THE WRATH OF ACHILLES

We are told that before the war, Achilles had been a man of great love (philotes), but certain events during the war had darkened his soul:


‘He had made savage the high-hearted spirit within his body.’


His anger is the main theme of the Iliad. In fact, the first word of the Iliad is wrath (mêmis). The word ‘mêmis’ was usually used only in reference to the gods, suggesting the superhuman nature of his anger.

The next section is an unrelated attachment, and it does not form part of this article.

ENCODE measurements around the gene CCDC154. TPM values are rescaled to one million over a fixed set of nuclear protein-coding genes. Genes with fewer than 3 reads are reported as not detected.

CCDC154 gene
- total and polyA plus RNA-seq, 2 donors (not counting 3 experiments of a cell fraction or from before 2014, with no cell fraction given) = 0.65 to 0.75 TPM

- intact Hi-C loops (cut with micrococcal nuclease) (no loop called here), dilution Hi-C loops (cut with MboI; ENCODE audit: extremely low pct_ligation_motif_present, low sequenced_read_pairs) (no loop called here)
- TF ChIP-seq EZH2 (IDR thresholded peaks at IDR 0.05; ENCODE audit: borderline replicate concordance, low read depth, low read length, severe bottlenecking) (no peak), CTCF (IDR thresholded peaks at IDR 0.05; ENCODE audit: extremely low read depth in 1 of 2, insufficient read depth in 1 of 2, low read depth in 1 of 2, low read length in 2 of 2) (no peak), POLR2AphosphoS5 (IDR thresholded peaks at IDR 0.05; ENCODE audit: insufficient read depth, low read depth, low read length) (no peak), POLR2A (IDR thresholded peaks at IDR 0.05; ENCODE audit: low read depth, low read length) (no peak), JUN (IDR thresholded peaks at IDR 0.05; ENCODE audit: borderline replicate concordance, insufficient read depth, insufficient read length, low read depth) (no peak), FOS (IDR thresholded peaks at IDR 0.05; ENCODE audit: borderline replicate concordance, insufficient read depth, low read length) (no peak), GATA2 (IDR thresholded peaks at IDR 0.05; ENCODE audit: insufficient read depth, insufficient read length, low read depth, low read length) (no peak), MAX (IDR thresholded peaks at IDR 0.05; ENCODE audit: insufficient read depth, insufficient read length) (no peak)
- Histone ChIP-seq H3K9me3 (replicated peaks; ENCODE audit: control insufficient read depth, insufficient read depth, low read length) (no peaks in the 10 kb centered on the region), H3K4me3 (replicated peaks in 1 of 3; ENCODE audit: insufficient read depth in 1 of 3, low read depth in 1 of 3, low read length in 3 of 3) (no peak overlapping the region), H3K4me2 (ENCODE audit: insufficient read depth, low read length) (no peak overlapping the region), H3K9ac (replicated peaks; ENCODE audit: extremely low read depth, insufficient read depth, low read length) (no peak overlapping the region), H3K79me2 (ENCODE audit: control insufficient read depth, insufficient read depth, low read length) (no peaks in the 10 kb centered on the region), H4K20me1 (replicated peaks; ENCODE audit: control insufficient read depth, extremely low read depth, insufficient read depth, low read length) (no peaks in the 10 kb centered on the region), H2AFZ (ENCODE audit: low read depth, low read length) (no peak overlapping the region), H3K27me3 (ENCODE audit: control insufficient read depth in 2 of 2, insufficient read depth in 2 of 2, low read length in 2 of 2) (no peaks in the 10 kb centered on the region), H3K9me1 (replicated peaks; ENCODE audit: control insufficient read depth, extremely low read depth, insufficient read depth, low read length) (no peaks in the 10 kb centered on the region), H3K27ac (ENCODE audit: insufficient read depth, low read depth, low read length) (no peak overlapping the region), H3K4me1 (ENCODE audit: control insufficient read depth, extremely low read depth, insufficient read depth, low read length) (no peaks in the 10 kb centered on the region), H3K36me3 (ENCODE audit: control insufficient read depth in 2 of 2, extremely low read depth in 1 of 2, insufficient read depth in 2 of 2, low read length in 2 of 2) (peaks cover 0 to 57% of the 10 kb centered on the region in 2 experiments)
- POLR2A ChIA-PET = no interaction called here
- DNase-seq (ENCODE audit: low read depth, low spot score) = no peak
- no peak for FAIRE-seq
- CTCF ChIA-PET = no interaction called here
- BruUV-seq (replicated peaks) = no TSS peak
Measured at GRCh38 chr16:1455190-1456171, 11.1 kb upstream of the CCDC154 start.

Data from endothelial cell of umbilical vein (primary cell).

His wrath was first unleashed when Agamemnon took his concubine Briseis. Achilles had acquired princess Briseis when sacking a town near Troy. She had become an important part of his timê, but the two also became fond of each other. Achilles even likened their relationship to that of a husband and wife. But when Agamemnon lost his own concubine Cryseis, he took Briseis as compensation for his loss. Having his timê violated, Achilles declared in anger that he and his men (the Myrmidons) would retreat from the war and return home.




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